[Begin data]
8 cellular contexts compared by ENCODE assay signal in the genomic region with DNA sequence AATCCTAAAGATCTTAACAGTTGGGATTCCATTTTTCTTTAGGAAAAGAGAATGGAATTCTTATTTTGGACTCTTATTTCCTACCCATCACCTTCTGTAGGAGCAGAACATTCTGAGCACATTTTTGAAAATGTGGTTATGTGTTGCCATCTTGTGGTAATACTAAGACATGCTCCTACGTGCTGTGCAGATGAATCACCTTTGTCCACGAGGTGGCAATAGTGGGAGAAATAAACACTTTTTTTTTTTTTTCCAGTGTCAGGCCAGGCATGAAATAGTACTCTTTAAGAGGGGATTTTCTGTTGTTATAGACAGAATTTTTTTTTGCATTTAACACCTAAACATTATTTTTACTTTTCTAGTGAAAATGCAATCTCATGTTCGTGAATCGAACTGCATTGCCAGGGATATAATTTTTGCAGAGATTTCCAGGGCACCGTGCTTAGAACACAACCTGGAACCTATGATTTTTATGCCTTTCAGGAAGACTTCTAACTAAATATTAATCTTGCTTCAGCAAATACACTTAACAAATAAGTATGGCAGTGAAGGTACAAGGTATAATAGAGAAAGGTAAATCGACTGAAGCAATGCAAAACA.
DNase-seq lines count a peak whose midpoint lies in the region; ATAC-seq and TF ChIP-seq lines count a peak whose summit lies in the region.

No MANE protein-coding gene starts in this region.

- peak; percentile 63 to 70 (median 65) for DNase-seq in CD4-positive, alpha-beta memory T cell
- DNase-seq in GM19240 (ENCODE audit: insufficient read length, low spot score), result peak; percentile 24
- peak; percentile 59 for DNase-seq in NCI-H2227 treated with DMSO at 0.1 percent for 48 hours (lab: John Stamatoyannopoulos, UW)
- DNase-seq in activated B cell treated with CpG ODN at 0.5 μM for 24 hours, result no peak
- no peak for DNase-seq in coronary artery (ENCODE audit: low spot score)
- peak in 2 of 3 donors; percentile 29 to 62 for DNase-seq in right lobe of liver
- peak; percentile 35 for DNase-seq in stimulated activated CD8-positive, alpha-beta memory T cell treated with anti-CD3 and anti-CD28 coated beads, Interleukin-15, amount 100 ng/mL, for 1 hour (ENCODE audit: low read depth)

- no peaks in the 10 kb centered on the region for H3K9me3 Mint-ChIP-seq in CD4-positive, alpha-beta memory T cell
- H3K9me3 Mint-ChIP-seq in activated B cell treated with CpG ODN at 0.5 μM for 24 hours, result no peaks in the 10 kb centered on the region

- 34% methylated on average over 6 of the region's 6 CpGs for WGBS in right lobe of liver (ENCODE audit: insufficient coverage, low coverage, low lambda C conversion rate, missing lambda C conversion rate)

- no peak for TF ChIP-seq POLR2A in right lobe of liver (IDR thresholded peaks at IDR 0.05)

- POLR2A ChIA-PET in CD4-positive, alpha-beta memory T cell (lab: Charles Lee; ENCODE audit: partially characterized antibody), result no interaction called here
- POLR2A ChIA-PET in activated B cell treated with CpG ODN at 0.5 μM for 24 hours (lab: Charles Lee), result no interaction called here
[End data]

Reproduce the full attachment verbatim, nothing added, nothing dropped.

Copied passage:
8 cellular contexts compared by ENCODE assay signal in the genomic region with DNA sequence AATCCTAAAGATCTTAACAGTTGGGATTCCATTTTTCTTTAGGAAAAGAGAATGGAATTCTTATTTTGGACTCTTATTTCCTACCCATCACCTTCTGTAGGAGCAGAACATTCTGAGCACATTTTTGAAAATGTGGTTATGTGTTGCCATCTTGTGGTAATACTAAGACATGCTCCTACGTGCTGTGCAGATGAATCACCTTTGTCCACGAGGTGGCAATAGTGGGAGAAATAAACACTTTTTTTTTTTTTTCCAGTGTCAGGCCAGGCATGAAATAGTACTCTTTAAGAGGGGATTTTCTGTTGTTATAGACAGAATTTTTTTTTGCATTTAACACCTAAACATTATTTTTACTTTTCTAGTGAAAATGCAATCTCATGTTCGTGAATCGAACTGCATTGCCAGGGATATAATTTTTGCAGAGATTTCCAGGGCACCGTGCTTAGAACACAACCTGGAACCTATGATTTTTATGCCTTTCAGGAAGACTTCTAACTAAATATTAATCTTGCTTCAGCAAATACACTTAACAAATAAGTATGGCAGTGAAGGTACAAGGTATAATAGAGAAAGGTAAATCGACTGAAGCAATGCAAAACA.
DNase-seq lines count a peak whose midpoint lies in the region; ATAC-seq and TF ChIP-seq lines count a peak whose summit lies in the region.

No MANE protein-coding gene starts in this region.

- peak; percentile 63 to 70 (median 65) for DNase-seq in CD4-positive, alpha-beta memory T cell
- DNase-seq in GM19240 (ENCODE audit: insufficient read length, low spot score), result peak; percentile 24
- peak; percentile 59 for DNase-seq in NCI-H2227 treated with DMSO at 0.1 percent for 48 hours (lab: John Stamatoyannopoulos, UW)
- DNase-seq in activated B cell treated with CpG ODN at 0.5 μM for 24 hours, result no peak
- no peak for DNase-seq in coronary artery (ENCODE audit: low spot score)
- peak in 2 of 3 donors; percentile 29 to 62 for DNase-seq in right lobe of liver
- peak; percentile 35 for DNase-seq in stimulated activated CD8-positive, alpha-beta memory T cell treated with anti-CD3 and anti-CD28 coated beads, Interleukin-15, amount 100 ng/mL, for 1 hour (ENCODE audit: low read depth)

- no peaks in the 10 kb centered on the region for H3K9me3 Mint-ChIP-seq in CD4-positive, alpha-beta memory T cell
- H3K9me3 Mint-ChIP-seq in activated B cell treated with CpG ODN at 0.5 μM for 24 hours, result no peaks in the 10 kb centered on the region

- 34% methylated on average over 6 of the region's 6 CpGs for WGBS in right lobe of liver (ENCODE audit: insufficient coverage, low coverage, low lambda C conversion rate, missing lambda C conversion rate)

- no peak for TF ChIP-seq POLR2A in right lobe of liver (IDR thresholded peaks at IDR 0.05)

- POLR2A ChIA-PET in CD4-positive, alpha-beta memory T cell (lab: Charles Lee; ENCODE audit: partially characterized antibody), result no interaction called here
- POLR2A ChIA-PET in activated B cell treated with CpG ODN at 0.5 μM for 24 hours (lab: Charles Lee), result no interaction called here